IAM roles for billing-related job functions

This topic shows you how to configure Identity and Access Management (IAM) permissions for a set of sample billing scenarios. It provides guidance on which IAM roles to grant to the billing-related functional roles in your company for the scenarios. These examples are mainly targeted at billing administrators and employees who manage billing tasks for an organization.

This document does not explain in detail the billing roles and permissions. For a detailed description of roles and permissions for Billing API, read the Access Control for Billing page.

Small company configuring billing permissions

In this scenario a small company is trying to configure and use Google billing accounts. They have a handful of engineers who develop and maintain their applications, but none of them manage their billing. They have an office manager, who is responsible for matching payments to invoices, but for compliance reasons the office manager is not permitted to have access to Google Cloud resources in the projects. The CEO also holds and manages the credit card details.

The table below explains the billing IAM roles that the Organization Administrator (which is the CEO in this scenario) can grant to the other personas in the company, and the resource level at which she grants the roles.

Role: Organization Administrator The Organization Administrator role gives the CEO the ability to assign permissions to the Office Manager.
Resource: Organization
Principal: CEO
Role: Billing Account Administrator The Billing Account Administrator role allows the office manager and the CEO to manage payments and invoices without granting them the permission to view the project contents.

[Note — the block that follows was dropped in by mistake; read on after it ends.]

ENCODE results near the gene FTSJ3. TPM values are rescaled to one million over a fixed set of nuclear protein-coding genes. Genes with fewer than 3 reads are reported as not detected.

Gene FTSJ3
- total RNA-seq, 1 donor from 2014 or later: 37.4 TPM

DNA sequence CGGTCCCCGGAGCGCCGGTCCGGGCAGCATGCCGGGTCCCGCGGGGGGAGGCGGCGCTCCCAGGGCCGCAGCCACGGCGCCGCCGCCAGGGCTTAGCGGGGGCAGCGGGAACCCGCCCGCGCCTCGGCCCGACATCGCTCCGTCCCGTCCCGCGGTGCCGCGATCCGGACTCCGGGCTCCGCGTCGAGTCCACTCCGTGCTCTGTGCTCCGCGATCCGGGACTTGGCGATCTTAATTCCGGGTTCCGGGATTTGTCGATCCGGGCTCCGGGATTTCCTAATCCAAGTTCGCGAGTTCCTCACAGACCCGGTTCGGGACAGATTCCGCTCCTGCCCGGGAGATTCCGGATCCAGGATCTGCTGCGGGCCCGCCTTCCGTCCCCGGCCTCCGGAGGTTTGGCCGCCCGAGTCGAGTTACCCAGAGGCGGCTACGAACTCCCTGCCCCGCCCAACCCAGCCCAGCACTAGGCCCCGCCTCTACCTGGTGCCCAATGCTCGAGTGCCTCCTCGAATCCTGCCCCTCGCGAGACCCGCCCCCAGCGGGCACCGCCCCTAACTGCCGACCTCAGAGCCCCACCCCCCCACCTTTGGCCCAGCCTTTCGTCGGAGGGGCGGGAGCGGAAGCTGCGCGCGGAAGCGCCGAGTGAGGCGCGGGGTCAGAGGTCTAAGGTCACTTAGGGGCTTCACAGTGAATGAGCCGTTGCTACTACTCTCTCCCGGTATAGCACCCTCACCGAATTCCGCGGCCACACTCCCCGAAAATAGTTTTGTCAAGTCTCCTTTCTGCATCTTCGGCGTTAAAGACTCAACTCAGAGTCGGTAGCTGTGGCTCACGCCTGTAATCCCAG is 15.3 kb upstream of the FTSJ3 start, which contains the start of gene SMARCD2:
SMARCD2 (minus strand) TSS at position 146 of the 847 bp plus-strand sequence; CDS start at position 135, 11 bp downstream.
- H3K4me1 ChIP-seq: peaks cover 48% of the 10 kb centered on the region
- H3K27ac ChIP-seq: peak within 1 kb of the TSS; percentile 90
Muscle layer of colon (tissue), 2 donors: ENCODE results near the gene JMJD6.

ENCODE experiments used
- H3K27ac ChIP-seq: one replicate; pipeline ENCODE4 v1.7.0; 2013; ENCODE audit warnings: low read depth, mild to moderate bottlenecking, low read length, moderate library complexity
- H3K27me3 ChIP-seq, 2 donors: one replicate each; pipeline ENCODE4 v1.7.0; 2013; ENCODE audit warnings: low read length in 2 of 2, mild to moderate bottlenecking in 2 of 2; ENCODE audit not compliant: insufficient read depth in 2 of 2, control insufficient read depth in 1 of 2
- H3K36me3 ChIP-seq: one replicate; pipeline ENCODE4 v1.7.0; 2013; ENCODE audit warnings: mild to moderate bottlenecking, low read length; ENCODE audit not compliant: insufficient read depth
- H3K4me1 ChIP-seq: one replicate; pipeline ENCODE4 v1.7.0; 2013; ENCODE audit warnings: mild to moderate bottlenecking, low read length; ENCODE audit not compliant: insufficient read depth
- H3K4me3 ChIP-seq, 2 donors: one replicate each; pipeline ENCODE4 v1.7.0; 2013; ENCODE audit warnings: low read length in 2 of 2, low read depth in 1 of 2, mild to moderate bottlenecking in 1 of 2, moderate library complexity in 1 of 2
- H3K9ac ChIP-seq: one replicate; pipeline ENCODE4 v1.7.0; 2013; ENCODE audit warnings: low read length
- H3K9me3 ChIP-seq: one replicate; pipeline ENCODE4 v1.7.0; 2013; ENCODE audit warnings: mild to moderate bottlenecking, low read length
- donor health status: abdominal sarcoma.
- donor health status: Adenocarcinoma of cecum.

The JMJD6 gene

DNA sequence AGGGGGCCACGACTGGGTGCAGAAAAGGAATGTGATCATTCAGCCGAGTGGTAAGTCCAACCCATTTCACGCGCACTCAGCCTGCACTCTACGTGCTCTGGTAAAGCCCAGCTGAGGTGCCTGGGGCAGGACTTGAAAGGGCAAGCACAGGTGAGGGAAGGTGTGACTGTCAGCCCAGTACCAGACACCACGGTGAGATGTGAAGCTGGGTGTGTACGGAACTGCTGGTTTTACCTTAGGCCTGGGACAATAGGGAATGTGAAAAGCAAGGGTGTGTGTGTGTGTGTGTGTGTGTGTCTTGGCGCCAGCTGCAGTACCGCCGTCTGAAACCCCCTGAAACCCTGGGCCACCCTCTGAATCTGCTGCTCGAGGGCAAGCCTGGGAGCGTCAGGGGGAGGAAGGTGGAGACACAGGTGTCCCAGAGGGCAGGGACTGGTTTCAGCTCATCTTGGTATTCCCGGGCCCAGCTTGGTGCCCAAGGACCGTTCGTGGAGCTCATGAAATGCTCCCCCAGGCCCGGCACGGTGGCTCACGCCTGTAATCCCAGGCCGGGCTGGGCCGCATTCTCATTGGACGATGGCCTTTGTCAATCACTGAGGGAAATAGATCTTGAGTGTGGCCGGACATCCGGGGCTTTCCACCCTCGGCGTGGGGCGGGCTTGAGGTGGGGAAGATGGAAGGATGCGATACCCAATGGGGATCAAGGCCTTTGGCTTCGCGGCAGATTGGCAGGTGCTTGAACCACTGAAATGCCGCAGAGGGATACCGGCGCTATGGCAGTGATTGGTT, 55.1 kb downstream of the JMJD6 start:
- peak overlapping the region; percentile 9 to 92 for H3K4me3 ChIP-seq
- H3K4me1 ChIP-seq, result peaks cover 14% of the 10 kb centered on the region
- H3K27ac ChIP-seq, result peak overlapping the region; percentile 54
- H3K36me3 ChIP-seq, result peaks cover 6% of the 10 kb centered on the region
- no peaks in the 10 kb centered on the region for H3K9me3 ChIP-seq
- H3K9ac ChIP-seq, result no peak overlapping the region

Resource: Organization
Principals: Office Manager, CEO

The IAM policy attached to the organization resource for this scenario will look similar to the following:

{
  "bindings": [
    {
      "role": "roles/resourcemanager.organizationAdmin",
      "members": [
        "user:ceo@example.com"
      ]
    },
    {
      "role": "roles/billing.admin",
      "members": [
        "group:finance-admins-group@example.com"
      ]
    }
  ]
}

The best practice is to use groups to manage principals. In the example above, for the second binding, you would add the CEO and office manager to the finance-admins-group. When you need to modify who is able to carry out the function, you simply need to adjust the group membership, negating the need to update the policy. So the two individual user accounts do not appear in the role bindings.

Finance teams managing budgets

In this scenario, a large organization wants the finance team in each division to be able to set budgets and view team spending in the division, but not have access to the Google Cloud resources. They don't mind if the developers see the spend for their own projects, but a broad view of expenses should not be allowed to the developers.

Grant the roles in table below to the finance manager of each division and the developers:

Role: Billing Account Administrator This role grants the finance manager of each division the permission to set budgets and view the spending for the billing accounts in their divisions, but does not give them permissions to view the project contents.
Resource: Billing Account
Principals: Finance manager of each division
Role: Billing Account Viewer The Billing Account Viewer role allows the developers to view the expenses for a billing account.
Resource: Billing Account
Principals: Developers of the project.

For this scenario, use the billing console to grant the Billing Account Administrator role to the finance managers on the billing account. In addition, grant the Billing Account Viewer role to the developers on the billing account.

When you are done, the IAM policy for the billing account looks similar to the following:

{
  "bindings": [
    {
      "role": "roles/billing.admin",
      "members": [
        "group:finance-admins-group@example.com"
      ]
    },
    {
      "role": "roles/billing.viewer",
      "members": [
        "group:developers@example.com"
      ]
    }
  ],
  "etag": "BwUjMhCsNvY=",
  "version": 1
}

Customer self-service portal, Developers cannot adjust billing

In this scenario, a customer's central IT team provides Google Cloud resources to their developers as part of their self service portal. Developers request access to Google Cloud projects and other approved cloud services via the portal. The cost center of the developer pays the central IT team for the cloud resources consumed.